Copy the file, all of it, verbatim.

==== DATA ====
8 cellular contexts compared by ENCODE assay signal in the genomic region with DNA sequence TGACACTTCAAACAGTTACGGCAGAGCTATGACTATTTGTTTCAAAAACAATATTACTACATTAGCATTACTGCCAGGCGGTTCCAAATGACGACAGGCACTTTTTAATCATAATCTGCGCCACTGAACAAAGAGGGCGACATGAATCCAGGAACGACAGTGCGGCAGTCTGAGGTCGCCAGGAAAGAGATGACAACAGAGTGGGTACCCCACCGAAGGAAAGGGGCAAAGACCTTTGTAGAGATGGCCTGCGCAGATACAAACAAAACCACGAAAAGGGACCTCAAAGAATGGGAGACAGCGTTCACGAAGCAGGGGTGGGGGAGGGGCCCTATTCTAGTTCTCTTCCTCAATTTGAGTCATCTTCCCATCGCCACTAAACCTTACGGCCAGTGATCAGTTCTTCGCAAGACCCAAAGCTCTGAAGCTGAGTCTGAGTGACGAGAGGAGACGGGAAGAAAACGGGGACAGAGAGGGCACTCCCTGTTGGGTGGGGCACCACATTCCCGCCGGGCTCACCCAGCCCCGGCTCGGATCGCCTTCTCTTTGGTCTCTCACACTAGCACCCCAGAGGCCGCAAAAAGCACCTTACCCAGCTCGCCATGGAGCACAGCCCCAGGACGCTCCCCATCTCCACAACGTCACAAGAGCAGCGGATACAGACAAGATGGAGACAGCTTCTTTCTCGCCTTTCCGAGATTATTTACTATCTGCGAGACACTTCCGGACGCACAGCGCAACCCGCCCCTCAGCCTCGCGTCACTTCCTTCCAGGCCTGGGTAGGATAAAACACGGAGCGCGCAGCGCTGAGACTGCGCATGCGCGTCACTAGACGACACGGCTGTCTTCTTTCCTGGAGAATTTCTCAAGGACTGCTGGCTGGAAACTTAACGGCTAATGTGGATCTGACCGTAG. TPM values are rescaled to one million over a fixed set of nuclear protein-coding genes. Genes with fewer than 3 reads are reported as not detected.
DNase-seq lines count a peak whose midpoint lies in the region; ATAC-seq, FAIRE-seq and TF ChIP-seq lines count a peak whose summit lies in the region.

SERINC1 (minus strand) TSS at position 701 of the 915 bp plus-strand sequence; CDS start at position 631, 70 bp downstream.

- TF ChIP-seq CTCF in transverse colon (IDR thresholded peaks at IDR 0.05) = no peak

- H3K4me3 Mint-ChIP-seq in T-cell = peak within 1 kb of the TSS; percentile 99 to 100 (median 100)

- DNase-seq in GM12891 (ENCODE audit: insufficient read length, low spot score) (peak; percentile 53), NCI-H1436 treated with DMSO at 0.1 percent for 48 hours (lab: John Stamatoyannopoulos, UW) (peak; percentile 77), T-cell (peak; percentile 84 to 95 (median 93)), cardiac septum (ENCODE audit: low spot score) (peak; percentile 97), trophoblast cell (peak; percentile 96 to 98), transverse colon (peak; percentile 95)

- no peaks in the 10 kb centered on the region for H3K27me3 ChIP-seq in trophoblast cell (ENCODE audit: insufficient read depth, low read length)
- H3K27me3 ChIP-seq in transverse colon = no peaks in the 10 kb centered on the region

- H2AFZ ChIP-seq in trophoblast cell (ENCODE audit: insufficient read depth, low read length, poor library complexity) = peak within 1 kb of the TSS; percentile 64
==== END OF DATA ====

8 cellular contexts compared by ENCODE assay signal in the genomic region with DNA sequence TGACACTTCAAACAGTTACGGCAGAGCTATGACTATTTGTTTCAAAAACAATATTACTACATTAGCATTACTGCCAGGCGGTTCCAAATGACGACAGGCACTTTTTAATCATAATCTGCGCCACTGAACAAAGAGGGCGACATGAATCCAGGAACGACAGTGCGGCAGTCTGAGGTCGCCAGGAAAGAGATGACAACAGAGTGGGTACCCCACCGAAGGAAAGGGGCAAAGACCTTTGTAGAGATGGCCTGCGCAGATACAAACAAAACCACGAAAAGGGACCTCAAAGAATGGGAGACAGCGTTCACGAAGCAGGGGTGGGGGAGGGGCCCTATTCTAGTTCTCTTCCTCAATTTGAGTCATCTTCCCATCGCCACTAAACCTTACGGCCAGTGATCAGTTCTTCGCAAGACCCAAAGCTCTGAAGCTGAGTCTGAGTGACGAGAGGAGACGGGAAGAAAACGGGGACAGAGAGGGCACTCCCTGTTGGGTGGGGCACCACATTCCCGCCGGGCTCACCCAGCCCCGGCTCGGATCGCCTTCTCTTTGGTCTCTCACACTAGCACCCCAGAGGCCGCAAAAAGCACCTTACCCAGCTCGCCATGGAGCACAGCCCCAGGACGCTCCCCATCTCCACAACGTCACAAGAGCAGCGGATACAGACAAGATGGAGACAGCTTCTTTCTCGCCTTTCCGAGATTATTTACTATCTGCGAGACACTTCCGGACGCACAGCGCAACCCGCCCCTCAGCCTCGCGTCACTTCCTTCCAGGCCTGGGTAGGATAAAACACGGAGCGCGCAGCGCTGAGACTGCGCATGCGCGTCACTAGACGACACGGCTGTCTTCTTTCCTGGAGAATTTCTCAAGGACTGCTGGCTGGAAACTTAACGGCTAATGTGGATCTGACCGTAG. TPM values are rescaled to one million over a fixed set of nuclear protein-coding genes. Genes with fewer than 3 reads are reported as not detected.
DNase-seq lines count a peak whose midpoint lies in the region; ATAC-seq, FAIRE-seq and TF ChIP-seq lines count a peak whose summit lies in the region.

SERINC1 (minus strand) TSS at position 701 of the 915 bp plus-strand sequence; CDS start at position 631, 70 bp downstream.

- TF ChIP-seq CTCF in transverse colon (IDR thresholded peaks at IDR 0.05) = no peak

- H3K4me3 Mint-ChIP-seq in T-cell = peak within 1 kb of the TSS; percentile 99 to 100 (median 100)

- DNase-seq in GM12891 (ENCODE audit: insufficient read length, low spot score) (peak; percentile 53), NCI-H1436 treated with DMSO at 0.1 percent for 48 hours (lab: John Stamatoyannopoulos, UW) (peak; percentile 77), T-cell (peak; percentile 84 to 95 (median 93)), cardiac septum (ENCODE audit: low spot score) (peak; percentile 97), trophoblast cell (peak; percentile 96 to 98), transverse colon (peak; percentile 95)

- no peaks in the 10 kb centered on the region for H3K27me3 ChIP-seq in trophoblast cell (ENCODE audit: insufficient read depth, low read length)
- H3K27me3 ChIP-seq in transverse colon = no peaks in the 10 kb centered on the region

- H2AFZ ChIP-seq in trophoblast cell (ENCODE audit: insufficient read depth, low read length, poor library complexity) = peak within 1 kb of the TSS; percentile 64